Coronavirus: A Global Health Emergency of International Concern
There is still a lot unknown about the 2019 novel coronavirus (2019-nCoV), however, current knowledge is mostly based on the intel of existing coronaviruses including Middle East Respiratory Syndrome (MERS-CoV) and Severe Acute Respiratory Syndrome (SARS-CoV) 1. Last week, the World Health Organization (WHO) declared the 2019-nCoV a global health emergency of international concern. The WHO’s director-general, Tedros Adhanom Ghebreyesus stated: “The main reason for this declaration is not because of what is happening in China but because of what is happening in other countries. Our greatest concern is the potential for this virus to spread to countries with weaker health systems, which are ill-prepared to deal with it” 2.
WHO recommend educating all and increasing knowledge of the 2019-nCoV. The aim of this article is to provide further information on the 2019-nCoV to aid in combatting the mass hysteria through education.
About the 2019-nCoV
The 2019-nCoV belongs to a large family of respiratory viruses with illnesses ranging from the common cold to more severe diseases such as MERS-CoV and SARS-CoV. 2019-nCoV is a new strain that has not been previously identified in humans 3. Coronaviruses are common in a variety of animal species including: bats, cats, cattle and camels 1. Coronaviruses are zoonotic which means the virus can be transmitted between animals and humans. SARS-CoV was transmitted from civet cats and MERS-CoV was transmitted from dromedary camels 3. Zoonotic viruses are commonplace with approximately 60% of current infectious diseases and 75% of all emerging infectious diseases in humans being zoonotic according to the UNEP Frontiers 2019 Report: Emerging Issues of Environmental Concern, with approximately one new infectious disease emerging in humans every four months 4.
2019-nCoV Transmission & Prevention
The exact origin of the 2019-nCoV is unknown and the analysis of the genetic trees of this virus is ongoing, however ‘it is important to note that person-to-person spread can happen on continuum’. Currently, it is unclear on how contagious the 2019-nCoV is 5. It is believed that the spread of the 2019-nCoV virus is similar to that of other respiratory pathogens (influenza). It is believed that the spread occurs via respiratory droplets produced when an infected person sneezes or coughs and lands in the mouth or noses or possibly inhaled into the lunch of people nearby (about 6 feet). It is unclear at this time if the 2019-nCoV can be caught via touching surfaces or objects that have the virus and then touching their nose, mouth and possibly eyes.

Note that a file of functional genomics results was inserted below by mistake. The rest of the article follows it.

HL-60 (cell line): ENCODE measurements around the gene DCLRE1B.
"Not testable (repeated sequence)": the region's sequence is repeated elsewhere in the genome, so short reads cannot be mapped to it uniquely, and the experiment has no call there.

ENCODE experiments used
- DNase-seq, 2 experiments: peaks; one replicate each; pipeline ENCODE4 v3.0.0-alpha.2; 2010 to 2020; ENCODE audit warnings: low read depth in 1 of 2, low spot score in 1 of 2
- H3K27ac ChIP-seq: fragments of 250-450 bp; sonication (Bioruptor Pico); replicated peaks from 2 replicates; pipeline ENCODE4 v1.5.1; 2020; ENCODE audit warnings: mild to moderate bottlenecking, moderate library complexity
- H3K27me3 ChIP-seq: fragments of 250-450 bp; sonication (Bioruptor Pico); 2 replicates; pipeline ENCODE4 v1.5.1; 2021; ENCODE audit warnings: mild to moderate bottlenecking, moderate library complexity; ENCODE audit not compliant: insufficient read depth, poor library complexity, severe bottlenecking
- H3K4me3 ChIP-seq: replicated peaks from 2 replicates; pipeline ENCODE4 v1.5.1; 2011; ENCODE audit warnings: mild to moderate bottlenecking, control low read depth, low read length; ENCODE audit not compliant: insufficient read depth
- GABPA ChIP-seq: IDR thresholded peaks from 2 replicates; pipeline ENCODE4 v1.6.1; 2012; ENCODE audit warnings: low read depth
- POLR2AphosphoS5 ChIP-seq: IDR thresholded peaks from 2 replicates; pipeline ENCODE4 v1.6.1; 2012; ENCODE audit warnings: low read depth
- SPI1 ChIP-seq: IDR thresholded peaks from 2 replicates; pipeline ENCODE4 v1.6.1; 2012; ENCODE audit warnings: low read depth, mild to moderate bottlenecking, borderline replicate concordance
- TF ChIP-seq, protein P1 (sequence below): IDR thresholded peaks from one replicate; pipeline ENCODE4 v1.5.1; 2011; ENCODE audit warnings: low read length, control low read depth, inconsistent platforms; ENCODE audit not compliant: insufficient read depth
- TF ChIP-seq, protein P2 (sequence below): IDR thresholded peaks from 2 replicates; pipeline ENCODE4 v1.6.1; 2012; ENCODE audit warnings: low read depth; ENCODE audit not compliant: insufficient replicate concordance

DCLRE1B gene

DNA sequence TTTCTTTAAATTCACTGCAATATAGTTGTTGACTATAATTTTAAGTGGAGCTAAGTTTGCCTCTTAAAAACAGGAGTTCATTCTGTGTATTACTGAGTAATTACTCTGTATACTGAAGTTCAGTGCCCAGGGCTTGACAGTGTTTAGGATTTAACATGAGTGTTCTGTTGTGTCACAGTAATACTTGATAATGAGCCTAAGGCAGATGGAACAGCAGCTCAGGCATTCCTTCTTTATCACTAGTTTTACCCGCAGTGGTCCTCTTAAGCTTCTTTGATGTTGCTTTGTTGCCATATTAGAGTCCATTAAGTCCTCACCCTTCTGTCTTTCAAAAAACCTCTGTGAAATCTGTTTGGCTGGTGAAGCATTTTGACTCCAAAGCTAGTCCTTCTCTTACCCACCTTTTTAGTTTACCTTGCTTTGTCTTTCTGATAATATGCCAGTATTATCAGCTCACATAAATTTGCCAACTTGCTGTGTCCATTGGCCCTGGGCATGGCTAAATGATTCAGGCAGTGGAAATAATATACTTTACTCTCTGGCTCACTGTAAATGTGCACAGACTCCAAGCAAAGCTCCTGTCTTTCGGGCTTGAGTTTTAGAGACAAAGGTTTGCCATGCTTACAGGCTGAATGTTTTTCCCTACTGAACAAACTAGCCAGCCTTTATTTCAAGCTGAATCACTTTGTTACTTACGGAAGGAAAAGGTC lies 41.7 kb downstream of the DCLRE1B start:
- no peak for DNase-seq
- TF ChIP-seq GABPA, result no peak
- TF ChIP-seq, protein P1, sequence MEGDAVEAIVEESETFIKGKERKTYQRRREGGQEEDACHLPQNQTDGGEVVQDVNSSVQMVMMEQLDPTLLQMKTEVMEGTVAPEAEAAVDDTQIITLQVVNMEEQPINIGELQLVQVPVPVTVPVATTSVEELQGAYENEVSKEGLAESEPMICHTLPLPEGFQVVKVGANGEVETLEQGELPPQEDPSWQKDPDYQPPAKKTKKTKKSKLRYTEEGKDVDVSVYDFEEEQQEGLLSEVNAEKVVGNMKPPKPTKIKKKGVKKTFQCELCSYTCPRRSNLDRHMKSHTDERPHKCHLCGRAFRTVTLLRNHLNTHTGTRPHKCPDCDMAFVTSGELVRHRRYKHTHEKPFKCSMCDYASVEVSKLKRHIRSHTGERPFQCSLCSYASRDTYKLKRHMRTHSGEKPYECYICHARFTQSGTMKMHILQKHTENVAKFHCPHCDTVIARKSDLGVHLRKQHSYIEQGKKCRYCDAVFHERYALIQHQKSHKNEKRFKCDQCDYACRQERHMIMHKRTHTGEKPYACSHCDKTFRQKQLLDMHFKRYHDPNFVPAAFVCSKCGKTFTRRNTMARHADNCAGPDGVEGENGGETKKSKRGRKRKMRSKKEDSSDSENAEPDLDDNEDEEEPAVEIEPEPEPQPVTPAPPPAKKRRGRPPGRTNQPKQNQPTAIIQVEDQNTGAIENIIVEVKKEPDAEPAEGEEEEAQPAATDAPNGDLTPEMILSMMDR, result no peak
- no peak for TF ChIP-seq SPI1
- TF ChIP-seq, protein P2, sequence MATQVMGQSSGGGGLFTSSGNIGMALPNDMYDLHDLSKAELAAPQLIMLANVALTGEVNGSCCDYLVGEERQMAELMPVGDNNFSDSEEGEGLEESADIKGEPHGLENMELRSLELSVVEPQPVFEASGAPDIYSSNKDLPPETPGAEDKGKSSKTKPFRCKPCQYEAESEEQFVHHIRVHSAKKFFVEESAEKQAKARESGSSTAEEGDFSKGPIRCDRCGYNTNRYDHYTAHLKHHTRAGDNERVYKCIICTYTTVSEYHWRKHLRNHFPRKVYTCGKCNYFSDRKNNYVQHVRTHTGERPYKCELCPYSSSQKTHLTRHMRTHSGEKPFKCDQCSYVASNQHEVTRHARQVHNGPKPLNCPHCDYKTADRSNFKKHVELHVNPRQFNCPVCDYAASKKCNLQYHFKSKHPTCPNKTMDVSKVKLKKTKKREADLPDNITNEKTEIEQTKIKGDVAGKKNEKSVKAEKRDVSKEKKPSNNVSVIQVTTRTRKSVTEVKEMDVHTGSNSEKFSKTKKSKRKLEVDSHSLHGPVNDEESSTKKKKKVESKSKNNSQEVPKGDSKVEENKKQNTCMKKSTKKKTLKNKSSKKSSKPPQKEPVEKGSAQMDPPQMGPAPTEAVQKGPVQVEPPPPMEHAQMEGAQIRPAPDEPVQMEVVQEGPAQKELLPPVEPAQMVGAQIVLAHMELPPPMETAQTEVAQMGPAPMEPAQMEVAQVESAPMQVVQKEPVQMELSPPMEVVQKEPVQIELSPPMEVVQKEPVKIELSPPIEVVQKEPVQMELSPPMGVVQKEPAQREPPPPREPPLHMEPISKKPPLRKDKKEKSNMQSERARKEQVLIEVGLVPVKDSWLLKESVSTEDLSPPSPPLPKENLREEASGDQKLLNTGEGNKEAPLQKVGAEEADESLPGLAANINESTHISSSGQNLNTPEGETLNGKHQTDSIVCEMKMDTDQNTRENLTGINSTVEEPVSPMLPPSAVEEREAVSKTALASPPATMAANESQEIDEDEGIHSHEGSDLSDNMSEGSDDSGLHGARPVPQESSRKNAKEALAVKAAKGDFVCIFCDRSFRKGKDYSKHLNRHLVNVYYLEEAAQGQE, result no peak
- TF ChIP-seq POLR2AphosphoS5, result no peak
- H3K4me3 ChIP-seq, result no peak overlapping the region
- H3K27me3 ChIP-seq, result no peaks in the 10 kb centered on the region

It is important to understand that the transmissibility and severity of viruses vary and there is still much to learn about the 2019-nCoV 6. Whilst there is no vaccine to prevent the transmissibility of the 2019-nCoV, daily steps can be taken to aid in the prevention of the spread, similar to that of respiratory infections in general 7:
1. Wash hands with soap and water for 20 seconds, especially after using the toilet, before eating, after blowing your nose, sneezing and coughing.
2. If soap and/or water is not readily available, alcohol-based (minimum 60% alcohol) hand sanitisers can be used.
3. Avoid toughing mouth, nose and eyes with unwashed hands.
4. Avoid close contact with those who are sick.
5. Stay at home when you are sick.
6. Always cover coughs and sneezing with a tissue and discard in a bin.
7. Clean and disinfect frequently touched objects and surfaces using a regular household cleaning wipe or spray.
It is vitally important to get tested if you believe you have the 2019-nCoV which can aid in preventing the further transmissibility of the virus.
Randox Coronavirus Arrays
Randox are developing a rapid test for the 2019-nCoV which will utilise the Randox Biochip Technology, with results available within 3 hours on the Vivalytic and with 5 hours on the Randox Evidence Investigator.
The Randox Novel Coronavirus Array detects the 2019-nCoV strain quickly and accurately, enabling effective and accurate medical protocols to be actioned.
The Randox Extended Coronavirus Array encompasses multiple strains of the coronaviruses including: 2019-nCoV, 229E, NL63, OC43 and HKUI. The wider panel provides a comprehensive coronavirus screening panel, enabling effective and accurate medical protocols to be actioned.
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 Centers for Disease Control and Prevention (CDC) (2020) How 2019-nCoV Spreads, Available at: https://www.cdc.gov/coronavirus/2019-ncov/about/transmission.html (Accessed: 7 February 2020).
 DW News (2020) Coronavirus: WHO declares global health emergency, Available at: https://www.dw.com/en/coronavirus-who-declares-global-health-emergency/a-52209762 (Accessed: 7 February 2020).
 World Health Organization (WHO) (2020) Coronavirus, Available at: https://www.who.int/health-topics/coronavirus (Accessed: 7 February 2020).
 Lesney MS. 2019-nCoV: Just a Stop on the Zoonotic Highway. https://www.medscape.com/viewarticle/924552 (accessed 7 February 2020).
 Centers for Disease Control and Prevention (CDC). Frequently Asked Questions and Answers. https://www.cdc.gov/coronavirus/2019-ncov/faq.html (accessed 7 February 2020).
 Centers for Disease Control and Prevention. How 2019-nCoV Spreads. https://www.cdc.gov/coronavirus/2019-ncov/about/transmission.html (accessed 7 February 2020).
 Centers for Disease Control and Prevention (CDC). Prevention & Treatment. https://www.cdc.gov/coronavirus/2019-ncov/about/prevention-treatment.html (accessed 7 February 2020).